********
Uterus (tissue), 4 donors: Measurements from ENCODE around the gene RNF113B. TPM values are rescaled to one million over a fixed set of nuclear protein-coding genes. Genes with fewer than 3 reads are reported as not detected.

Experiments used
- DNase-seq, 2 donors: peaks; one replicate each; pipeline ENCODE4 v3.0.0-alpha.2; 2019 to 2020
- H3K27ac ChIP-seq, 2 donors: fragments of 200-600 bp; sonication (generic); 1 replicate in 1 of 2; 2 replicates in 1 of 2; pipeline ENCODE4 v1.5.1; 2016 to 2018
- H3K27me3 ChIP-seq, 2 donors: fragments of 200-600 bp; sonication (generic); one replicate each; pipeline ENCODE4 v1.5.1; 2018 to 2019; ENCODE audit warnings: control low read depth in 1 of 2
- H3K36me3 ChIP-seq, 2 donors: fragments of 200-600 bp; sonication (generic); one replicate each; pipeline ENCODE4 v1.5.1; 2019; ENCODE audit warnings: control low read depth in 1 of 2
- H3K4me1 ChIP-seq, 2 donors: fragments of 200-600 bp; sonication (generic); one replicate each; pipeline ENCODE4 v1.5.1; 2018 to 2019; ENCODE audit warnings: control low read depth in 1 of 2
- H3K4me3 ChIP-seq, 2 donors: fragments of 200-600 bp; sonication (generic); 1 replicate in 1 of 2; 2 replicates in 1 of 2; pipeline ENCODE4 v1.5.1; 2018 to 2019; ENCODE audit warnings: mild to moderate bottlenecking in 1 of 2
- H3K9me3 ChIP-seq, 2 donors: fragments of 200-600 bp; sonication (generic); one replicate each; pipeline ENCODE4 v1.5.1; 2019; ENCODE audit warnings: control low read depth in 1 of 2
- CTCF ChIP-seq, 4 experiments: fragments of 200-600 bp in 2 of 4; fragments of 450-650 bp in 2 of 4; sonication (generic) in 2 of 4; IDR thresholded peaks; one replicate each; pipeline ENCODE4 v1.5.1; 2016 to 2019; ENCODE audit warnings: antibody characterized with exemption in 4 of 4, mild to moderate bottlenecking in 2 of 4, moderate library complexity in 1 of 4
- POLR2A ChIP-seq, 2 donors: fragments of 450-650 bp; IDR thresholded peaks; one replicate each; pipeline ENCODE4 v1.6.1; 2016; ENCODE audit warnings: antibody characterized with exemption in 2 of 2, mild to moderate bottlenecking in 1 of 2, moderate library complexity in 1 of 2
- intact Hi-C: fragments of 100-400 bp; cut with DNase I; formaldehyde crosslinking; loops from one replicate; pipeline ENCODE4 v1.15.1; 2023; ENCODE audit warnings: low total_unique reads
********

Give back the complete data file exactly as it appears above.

Uterus (tissue), 4 donors: Measurements from ENCODE around the gene RNF113B. TPM values are rescaled to one million over a fixed set of nuclear protein-coding genes. Genes with fewer than 3 reads are reported as not detected.

Experiments used
- DNase-seq, 2 donors: peaks; one replicate each; pipeline ENCODE4 v3.0.0-alpha.2; 2019 to 2020
- H3K27ac ChIP-seq, 2 donors: fragments of 200-600 bp; sonication (generic); 1 replicate in 1 of 2; 2 replicates in 1 of 2; pipeline ENCODE4 v1.5.1; 2016 to 2018
- H3K27me3 ChIP-seq, 2 donors: fragments of 200-600 bp; sonication (generic); one replicate each; pipeline ENCODE4 v1.5.1; 2018 to 2019; ENCODE audit warnings: control low read depth in 1 of 2
- H3K36me3 ChIP-seq, 2 donors: fragments of 200-600 bp; sonication (generic); one replicate each; pipeline ENCODE4 v1.5.1; 2019; ENCODE audit warnings: control low read depth in 1 of 2
- H3K4me1 ChIP-seq, 2 donors: fragments of 200-600 bp; sonication (generic); one replicate each; pipeline ENCODE4 v1.5.1; 2018 to 2019; ENCODE audit warnings: control low read depth in 1 of 2
- H3K4me3 ChIP-seq, 2 donors: fragments of 200-600 bp; sonication (generic); 1 replicate in 1 of 2; 2 replicates in 1 of 2; pipeline ENCODE4 v1.5.1; 2018 to 2019; ENCODE audit warnings: mild to moderate bottlenecking in 1 of 2
- H3K9me3 ChIP-seq, 2 donors: fragments of 200-600 bp; sonication (generic); one replicate each; pipeline ENCODE4 v1.5.1; 2019; ENCODE audit warnings: control low read depth in 1 of 2
- CTCF ChIP-seq, 4 experiments: fragments of 200-600 bp in 2 of 4; fragments of 450-650 bp in 2 of 4; sonication (generic) in 2 of 4; IDR thresholded peaks; one replicate each; pipeline ENCODE4 v1.5.1; 2016 to 2019; ENCODE audit warnings: antibody characterized with exemption in 4 of 4, mild to moderate bottlenecking in 2 of 4, moderate library complexity in 1 of 4
- POLR2A ChIP-seq, 2 donors: fragments of 450-650 bp; IDR thresholded peaks; one replicate each; pipeline ENCODE4 v1.6.1; 2016; ENCODE audit warnings: antibody characterized with exemption in 2 of 2, mild to moderate bottlenecking in 1 of 2, moderate library complexity in 1 of 2
- intact Hi-C: fragments of 100-400 bp; cut with DNase I; formaldehyde crosslinking; loops from one replicate; pipeline ENCODE4 v1.15.1; 2023; ENCODE audit warnings: low total_unique reads